Search results for: Natural monopoly
Dariana Tani, World Economics, December 2014
The purpose of this paper is to highlight the importance of establishing a system of natural capital accounting. Natural capital is integral to the economy and yet it is routinely taken for granted because the goods and services it provides are generally freely available. The consequence is that without prices, these resources are not being allocated efficiently within the economy and opportunities for significant gains in well-being and the possibility of long-term future growth are being lost. Recent works by the World Bank and the Inclusive Wealth Report have provided a wealth accounting framework, which gives more emphasis to environmental assets; however, due to data and methodological limitations, they inevitably failed to capture all assets of natural capital as defined by the Natural Capital Committee’s (NCC) State of Natural Capital Report.
Alejandro Jara & Hubert Escaith, World Economics, December 2012
The raise of global production networks since the 1980s changed the way we understand international trade and has profound repercussions on development policies and the conduct of global governance. New comparative advantages allow large developing countries to leap-frog through their industrialization process while smaller economies without large internal market or mining resources are now able to build an industrial base. Offshoring also gave the possibility to firms from industrialised countries to remain competitive in front of fast-expanding firms from emerging countries. But in the process, the relative demand for low and medium skilled workers in industrialised countries contracted, and this employment and income effect became a political issue and fuelled demand for protectionism. Unfortunately, the debate lacks accurate data as traditional statistics give only a blurred picture of what is known as ‘trade in tasks’. Before revising the trade and governance implications, the article calls for a new measurement of international trade based on its value-added content in order to have a better understanding of the actual issues.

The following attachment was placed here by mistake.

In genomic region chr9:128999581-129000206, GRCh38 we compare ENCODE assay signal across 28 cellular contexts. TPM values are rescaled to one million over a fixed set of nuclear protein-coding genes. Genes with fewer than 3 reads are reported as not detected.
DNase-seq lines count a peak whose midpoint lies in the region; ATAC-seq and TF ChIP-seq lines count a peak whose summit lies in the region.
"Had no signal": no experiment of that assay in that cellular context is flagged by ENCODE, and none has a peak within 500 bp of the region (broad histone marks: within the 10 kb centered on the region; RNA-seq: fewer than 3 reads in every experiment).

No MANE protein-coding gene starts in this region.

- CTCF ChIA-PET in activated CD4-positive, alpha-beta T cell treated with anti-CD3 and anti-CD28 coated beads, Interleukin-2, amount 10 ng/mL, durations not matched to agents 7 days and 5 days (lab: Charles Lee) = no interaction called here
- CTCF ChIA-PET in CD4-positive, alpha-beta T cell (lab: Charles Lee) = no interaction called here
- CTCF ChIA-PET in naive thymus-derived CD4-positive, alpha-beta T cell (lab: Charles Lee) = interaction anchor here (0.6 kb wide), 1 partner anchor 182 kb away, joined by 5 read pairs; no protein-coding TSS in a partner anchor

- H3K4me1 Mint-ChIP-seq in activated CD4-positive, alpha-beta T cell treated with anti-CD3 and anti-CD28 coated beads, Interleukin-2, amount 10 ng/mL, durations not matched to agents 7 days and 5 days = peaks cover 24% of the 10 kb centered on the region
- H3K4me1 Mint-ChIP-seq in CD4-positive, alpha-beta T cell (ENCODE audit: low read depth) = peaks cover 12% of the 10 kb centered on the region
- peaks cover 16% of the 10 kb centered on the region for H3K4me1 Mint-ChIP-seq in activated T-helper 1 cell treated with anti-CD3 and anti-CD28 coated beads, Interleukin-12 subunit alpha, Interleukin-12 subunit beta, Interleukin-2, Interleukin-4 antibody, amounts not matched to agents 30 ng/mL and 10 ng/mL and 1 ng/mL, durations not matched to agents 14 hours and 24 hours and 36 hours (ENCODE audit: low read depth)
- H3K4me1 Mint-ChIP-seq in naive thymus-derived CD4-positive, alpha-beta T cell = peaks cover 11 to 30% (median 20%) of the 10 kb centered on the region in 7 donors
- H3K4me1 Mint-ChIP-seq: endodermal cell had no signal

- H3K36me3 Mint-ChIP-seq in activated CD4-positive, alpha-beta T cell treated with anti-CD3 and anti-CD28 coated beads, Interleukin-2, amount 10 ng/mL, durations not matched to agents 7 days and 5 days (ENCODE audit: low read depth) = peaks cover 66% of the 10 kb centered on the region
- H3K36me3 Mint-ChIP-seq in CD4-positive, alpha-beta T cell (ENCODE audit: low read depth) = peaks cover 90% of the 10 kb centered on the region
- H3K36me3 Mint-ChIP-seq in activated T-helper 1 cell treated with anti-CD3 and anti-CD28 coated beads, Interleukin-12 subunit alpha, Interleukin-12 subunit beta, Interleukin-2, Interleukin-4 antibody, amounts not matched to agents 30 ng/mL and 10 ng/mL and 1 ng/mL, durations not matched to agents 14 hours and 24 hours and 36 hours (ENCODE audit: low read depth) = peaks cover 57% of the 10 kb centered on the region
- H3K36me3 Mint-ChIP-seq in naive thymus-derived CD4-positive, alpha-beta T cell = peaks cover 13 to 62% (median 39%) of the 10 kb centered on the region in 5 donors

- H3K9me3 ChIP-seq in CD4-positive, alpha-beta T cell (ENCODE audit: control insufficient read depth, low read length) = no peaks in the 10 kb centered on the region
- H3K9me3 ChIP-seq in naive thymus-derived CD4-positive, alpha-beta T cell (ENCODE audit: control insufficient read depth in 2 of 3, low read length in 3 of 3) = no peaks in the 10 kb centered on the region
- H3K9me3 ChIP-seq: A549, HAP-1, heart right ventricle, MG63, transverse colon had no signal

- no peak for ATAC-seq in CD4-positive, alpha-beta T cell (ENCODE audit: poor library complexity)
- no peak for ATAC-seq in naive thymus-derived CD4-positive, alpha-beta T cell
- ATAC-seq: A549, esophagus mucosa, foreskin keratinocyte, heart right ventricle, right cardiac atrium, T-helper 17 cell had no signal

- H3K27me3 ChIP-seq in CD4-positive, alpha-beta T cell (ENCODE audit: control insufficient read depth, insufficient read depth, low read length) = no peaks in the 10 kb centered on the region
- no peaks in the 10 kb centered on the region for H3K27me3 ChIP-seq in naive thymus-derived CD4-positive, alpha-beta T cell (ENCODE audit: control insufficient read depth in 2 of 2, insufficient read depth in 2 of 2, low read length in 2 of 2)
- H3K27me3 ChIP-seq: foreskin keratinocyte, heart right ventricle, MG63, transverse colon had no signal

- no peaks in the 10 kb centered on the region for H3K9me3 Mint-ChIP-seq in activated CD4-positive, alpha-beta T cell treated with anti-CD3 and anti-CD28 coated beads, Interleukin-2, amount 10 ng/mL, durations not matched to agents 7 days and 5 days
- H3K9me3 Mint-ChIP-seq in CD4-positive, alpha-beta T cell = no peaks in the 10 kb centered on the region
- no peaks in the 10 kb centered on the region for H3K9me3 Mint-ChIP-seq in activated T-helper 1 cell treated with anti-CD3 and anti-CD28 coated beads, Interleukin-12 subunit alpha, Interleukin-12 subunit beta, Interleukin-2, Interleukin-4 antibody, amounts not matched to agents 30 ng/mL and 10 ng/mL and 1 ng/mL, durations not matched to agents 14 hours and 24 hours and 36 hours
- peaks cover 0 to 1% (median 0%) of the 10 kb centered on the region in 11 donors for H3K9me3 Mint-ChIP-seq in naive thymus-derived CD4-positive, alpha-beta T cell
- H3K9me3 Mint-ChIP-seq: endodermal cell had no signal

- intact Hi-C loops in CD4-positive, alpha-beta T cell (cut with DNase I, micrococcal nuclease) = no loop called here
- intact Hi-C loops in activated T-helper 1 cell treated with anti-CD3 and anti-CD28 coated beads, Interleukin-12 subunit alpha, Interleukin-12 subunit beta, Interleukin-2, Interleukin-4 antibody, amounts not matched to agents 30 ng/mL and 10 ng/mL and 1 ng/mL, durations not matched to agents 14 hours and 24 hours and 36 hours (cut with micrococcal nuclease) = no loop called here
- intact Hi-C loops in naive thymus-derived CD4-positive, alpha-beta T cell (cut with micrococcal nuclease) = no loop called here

Horst Zimmermann, World Economics, September 2000
This is a reply to Giles Atkinson’s article ‘Re-thinking Economic Progress’ that appeared in the first issue of World Economics (Vol. 1, No. 1, January – March 2000). Atkinson discussed proposals for the construction of ‘green’ alternatives to Gross Domestic Product (GDP). In the same issue, Amanda Rowlatt in her article ‘Extending the UK National Accounts’, discussed the role of ‘satellite accounts’, including measures of effects on the environment. Professor Zimmermann’s contention is that the concept of a ‘green GDP’ would lead to a one-sided measure which cannot be used for the many purposes for which normal GDP as a comprehensive measure can be used. A GDP corrected for depletion of environmental stocks would have to be supplemented by one corrected for changes in human capital, another one dealing with health capital, etc. Completing the set leads to the older concept of Net Economic Welfare or something similar. Only this would again be a comprehensive measure and could replace GDP.
Giles Atkinson, World Economics, September 2000
Giles Atkinson replies to Professor Zimmermann’s "A Multi-coloured GDP -or No New GDP at All?"[World Economics, Vol 1 No 3 July-September 2000]
Amanda Rowlatt, World Economics, March 2000
The national accounts measure economic activity. The UK is developing "satellite accounts" which use the framework of the national accounts but aim to quantify other aspects of living standards. This article starts by comparing satellite accounts with the use of indicators to measure the quality of life. It then reports on progress with the UK environmental accounts, and with the household accounts, which measure the productive unpaid work done in the home. It concludes with a discussion of the scope for developing a wider range of satellite accounts for the UK.
Giles Atkinson, World Economics, March 2000
Most national governments have pledged a commitment to sustainable development. The transformation of these pledges into policy is a formidable challenge. Of particular interest are proposals for the construction of green alternatives to Gross Domestic Product (GDP), which it is hoped will provide policy-makers with a consistent and summary signal of "true" trends in the economy both now and into the future. This paper reviews the green accounting debate over the past decade. the author argues that, while initial expectations have, at times, been overstated, there are encouraging signs for policy-makers attempting to make sense of their commitments to sustainable development. One such indication is the increasing emphasis on improved measures of saving, providing a better link between actions in the present and their implications for the future.
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